Based on the TD Newsroom article published August 12, 2020
Buying a house or condo can seem daunting even at the best of times. If it's your first time buying a home, it may seem even more challenging with the added layer of uncertainty brought on by the pandemic.
The good news is that getting into the real estate market for the first time doesn't need to feel unnerving. If you have the right advice and some preparation, your dream of homeownership can become a reality.
If you're considering taking the leap, here are some answers to five common questions, answered by a TD Mortgage Specialist, to help you determine your readiness, and to give you insight on what you'll need to know to make an informed decision.
The housing market is always changing, and during the pandemic it's no different.
However, for those needing default insurance from the Canadian Mortgage and Housing Corporation (CMHC), it's important to know that CMHC has recently made a number of changes to their policy. Some of these changes include tightening minimum credit score requirements and limiting down payment sources where the down payment provided is less than 20 per cent of the purchase price.
If you think homeownership may be on the horizon, it's a good idea to start learning about the housing market conditions and planning your purchase. It's also a good idea to reach out to a mortgage specialist who can help lay out your next steps towards the path to first-time home ownership, according to Mike French, Senior Vice President of Real Estate Secured Lending at TD.
"It’s wise to seek the advice of a mortgage specialist or financial advisor so you understand how to budget for all these variables," French said. "Not only can they help you determine what you need, but they can also be a source of support if you run into any unforeseen difficulties during the buying process."
As a first-time buyer, the Federal Government Home Buyers' Plan (HBP) allows you to withdraw up to $35,000 (or $70,000 per couple - $35,000 each from your respective RRSPs) from your RRSP to put towards your first home, without paying withholding tax or including the withdrawal as income. Repayments must begin two years after you withdraw the funds, and you have fifteen years to completely repay your RRSP. Make sure you meet the Canada Revenue Agency’s (CRA) eligibility criteria and other conditions before you withdraw any funds, so you don't inadvertently incur any penalties.
"Before you start planning open house visits or virtual tours, it's crucial to understand what you can afford by assessing how your lifestyle and other financial obligations will affect the size of your mortgage, while ensuring you can comfortably afford mortgage payments should interest rates rise in the future," French said.
"Take a look at your broader financial picture and assess your financial readiness, such as: how much do you have for a down payment; how would a new home impact your cash flow; do you have any debt or other financial considerations; do you have any money set aside for any unexpected expenses that could arise with a new home."
If you're unsure, using the TD Mortgage Affordability Calculator can help you determine a potential price range for your first home. It will help you understand the size of mortgage that may be comfortable for you to manage after taking into consideration how much you've saved for a down payment, your monthly expenses, savings, and how much debt you might have.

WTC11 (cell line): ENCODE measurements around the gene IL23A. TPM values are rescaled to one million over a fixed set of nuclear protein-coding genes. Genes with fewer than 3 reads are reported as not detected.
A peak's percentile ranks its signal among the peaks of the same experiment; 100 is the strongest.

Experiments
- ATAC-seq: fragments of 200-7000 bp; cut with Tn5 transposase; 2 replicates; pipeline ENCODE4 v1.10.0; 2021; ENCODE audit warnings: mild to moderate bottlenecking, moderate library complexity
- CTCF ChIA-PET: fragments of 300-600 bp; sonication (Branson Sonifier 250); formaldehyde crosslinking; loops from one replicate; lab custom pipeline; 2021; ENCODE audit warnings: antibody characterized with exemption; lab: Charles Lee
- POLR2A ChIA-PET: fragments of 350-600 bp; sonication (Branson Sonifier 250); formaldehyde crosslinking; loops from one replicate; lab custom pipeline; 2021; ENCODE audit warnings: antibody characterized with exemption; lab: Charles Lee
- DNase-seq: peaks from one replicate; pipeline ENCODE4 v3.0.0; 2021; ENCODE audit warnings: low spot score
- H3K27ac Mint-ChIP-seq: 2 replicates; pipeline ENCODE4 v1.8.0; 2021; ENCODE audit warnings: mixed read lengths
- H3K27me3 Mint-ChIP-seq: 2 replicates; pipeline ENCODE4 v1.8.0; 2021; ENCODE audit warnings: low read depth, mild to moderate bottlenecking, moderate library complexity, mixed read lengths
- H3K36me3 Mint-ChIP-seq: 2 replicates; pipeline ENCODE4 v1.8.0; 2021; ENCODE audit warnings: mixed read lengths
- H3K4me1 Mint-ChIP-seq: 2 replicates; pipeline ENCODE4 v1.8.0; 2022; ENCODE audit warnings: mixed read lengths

"Test drives aren't just for buying cars," French said.
"As you get closer to buying a home, consider taking your monthly mortgage payments for a test-drive by making an automatic transfer of the difference in amounts between your anticipated mortgage amount and your current housing costs into a savings account for a few months," French said.
"This approach allows you to see how comfortably you can manage the monthly mortgage amount, while also helping you save for a larger down payment."
By proactively creating a monthly budget that includes all expenses you would take on as a homeowner and tucking away that money to see if it's manageable, you can get a sense of how these new payments and expenses could impact your lifestyle over a three to six-month test period. That way, you can get a feel for whether or not it's the right time to make a large investment, better identify where you need to make changes in your lifestyle, decide if you need to adjust your price range, or see if there's anywhere else you can make changes to make purchasing a home more achievable.
Ongoing payments, (for example, mortgage payments, property taxes, maintenance and utilities) and one-time expenses, (including property assessments and surveys; home inspection fees; land transfer taxes; notary, legal and title insurance fees; property tax and utility adjustments and moving costs) are not the only costs to plan for as a homeowner.
'Hidden' or 'unexpected' costs can have a big impact on your ability to afford your mortgage payments down the road, and you don't want to be caught off guard. Costs in this category include possible interest rate increases, unforeseen repairs, changes to the stability or status of your income, and even things like pest control, landscaping and renovation expenses.
"It's always important to build a buffer into your total budget so you can be prepared for unexpected costs," French said.
The Financial Consumer Agency of Canada recommends having the equivalent of three to six months of your regular expenses or income in your emergency fund.
This content discusses current topics of interest in a general and informational manner only and may not be appropriate in all circumstances. Please ensure that you seek advice personalized for your situation from the appropriate professional, consultant or subject matter expert on the topic of interest to you.